“Michigan State allows folks to grow and gives them the opportunity to really investigate pop culture in ways that other places do not,” said Kinitra Brooks, Associate Professor in MSU’s Department of English and the Audrey and John Leslie Endowed Chair in Literary Studies, who specializes in the study of popular culture. “So many places require you to only teach what we call high culture. But Michigan State allows us to have freedom and has a history of appreciating and analyzing pop culture and working with pop culture.”
Michigan State University also offers a minor in Comic Art and Graphic Novels that introduces students to the concepts, vocabulary, and methods of sequential art and a minor in Popular Culture Studies in which students study popular culture texts, trends, and topics across a range of media.
“There aren’t that many places in the United States where you can study comics as an academic field,” Chambliss said.
By giving its faculty and students leeway to freely explore new fields and subjects, MSU creates a culture that encourages new voices in academia. People realize their opinions and voices have value and MSU creates a space for inclusive conversations where they can be shared.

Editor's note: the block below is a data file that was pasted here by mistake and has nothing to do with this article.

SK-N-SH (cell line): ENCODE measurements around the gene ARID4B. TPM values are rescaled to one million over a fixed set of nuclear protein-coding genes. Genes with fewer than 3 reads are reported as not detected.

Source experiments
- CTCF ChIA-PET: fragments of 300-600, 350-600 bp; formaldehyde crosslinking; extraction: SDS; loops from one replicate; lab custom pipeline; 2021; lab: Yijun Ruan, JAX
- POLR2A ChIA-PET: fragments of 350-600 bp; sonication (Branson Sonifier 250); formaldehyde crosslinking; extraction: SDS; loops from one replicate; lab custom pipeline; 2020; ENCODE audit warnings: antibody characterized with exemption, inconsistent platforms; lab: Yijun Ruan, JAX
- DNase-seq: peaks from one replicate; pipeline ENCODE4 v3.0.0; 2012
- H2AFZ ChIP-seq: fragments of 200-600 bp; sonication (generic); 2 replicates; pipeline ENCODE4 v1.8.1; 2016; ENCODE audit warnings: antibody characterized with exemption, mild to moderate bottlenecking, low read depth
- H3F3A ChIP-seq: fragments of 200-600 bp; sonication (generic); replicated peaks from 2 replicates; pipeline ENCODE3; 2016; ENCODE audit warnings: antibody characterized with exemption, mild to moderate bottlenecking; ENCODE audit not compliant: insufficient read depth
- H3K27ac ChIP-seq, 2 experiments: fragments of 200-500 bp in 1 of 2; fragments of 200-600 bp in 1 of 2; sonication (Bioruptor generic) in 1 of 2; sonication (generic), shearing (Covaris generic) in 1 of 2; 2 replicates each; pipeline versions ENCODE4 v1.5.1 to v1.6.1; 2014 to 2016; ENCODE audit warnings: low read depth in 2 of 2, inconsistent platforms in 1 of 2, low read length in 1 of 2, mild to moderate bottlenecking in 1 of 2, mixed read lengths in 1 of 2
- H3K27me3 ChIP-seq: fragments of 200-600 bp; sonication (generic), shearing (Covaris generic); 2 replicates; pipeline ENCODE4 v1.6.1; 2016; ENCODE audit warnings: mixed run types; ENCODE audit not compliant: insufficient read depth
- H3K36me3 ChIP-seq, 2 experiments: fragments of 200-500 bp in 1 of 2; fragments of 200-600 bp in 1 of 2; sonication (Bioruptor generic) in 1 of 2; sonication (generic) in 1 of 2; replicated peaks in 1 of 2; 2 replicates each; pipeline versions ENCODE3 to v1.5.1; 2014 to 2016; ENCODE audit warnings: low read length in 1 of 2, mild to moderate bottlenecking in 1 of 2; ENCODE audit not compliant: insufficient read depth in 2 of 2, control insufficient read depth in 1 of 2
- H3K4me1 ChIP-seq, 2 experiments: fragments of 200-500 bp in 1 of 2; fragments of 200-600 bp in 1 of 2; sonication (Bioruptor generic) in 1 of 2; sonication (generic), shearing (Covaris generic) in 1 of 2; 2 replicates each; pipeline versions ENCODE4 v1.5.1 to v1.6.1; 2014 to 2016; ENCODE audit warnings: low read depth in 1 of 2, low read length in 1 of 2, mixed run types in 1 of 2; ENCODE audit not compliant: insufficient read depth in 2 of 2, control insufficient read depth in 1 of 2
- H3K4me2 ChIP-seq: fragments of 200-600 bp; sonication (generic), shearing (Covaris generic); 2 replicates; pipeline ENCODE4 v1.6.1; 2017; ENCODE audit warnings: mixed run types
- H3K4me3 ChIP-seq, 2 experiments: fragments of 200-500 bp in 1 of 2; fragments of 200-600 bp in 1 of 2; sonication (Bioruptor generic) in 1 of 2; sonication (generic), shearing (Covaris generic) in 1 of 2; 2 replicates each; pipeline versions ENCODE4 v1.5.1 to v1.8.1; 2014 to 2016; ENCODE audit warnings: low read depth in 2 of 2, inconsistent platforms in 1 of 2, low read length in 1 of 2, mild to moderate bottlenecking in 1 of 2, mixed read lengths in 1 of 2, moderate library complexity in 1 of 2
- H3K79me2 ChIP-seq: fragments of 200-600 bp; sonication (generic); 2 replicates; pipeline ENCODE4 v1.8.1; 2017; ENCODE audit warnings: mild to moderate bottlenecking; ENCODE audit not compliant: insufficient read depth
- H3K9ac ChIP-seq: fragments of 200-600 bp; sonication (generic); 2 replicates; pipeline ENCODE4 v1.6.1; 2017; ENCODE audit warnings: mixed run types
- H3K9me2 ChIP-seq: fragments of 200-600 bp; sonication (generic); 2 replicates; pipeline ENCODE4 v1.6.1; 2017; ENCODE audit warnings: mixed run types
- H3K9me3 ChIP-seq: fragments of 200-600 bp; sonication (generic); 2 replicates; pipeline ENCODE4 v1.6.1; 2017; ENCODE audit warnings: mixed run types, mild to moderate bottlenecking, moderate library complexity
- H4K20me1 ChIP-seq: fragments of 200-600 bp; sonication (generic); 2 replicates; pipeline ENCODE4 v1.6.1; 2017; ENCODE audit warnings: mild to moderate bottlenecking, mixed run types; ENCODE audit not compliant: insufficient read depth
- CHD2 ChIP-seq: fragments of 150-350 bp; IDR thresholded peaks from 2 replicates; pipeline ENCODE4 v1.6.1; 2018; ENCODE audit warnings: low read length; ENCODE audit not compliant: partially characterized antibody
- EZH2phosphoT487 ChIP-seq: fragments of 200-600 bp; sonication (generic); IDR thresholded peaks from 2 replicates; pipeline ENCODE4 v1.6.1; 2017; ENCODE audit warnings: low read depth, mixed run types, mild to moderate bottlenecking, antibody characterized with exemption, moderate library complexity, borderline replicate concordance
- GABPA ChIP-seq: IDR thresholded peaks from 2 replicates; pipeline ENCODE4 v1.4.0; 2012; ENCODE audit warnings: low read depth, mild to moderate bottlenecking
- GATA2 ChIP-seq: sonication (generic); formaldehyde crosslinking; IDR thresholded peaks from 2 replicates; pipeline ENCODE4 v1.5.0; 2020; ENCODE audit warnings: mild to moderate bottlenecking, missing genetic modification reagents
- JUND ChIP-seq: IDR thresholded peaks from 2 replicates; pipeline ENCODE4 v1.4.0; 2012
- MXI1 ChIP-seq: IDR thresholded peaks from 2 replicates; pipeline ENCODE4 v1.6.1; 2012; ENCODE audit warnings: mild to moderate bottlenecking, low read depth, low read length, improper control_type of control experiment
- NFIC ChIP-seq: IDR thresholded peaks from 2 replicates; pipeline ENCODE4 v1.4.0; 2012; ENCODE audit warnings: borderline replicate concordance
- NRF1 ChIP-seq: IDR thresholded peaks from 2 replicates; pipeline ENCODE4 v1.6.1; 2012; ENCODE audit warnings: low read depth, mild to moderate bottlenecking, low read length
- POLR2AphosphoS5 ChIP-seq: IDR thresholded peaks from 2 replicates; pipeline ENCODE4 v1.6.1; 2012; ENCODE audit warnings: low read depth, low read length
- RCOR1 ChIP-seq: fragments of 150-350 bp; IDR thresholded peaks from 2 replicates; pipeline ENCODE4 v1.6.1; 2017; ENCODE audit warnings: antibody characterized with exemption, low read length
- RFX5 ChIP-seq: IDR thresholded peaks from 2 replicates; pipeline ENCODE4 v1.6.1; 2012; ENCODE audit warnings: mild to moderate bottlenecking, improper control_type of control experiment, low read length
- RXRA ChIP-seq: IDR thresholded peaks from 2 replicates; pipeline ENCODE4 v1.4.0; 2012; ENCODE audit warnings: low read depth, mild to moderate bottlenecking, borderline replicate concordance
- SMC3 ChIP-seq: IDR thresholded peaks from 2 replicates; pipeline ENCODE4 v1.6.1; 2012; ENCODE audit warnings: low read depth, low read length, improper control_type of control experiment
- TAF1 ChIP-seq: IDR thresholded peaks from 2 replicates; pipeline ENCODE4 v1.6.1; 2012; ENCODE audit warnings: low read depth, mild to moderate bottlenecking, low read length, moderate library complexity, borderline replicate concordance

“I think academia opening itself up, or more like being forced open, has really allowed a lot more people to participate and to see themselves in these ways,” Brooks said. “This also has created more creators, so now we have even more interesting material to analyze, to appreciate, to teach.”
The freedom to investigate and teach popular culture topics has set an example that many other universities across the country have begun to follow. This culture and the Comic Art Collection cement MSU as an institution on the cutting-edge of pop culture and comics scholarship.
The Comic Studies Society Conference, supported by MSU’s Department of English, the MSU College of Arts & Letters Office of the Dean, and MSU Libraries, is part of a multi-year agreement that will bring the Comic Studies Society to MSU on a triannual basis. This year’s conference is scheduled for July 28-30. For more information, see the conference program.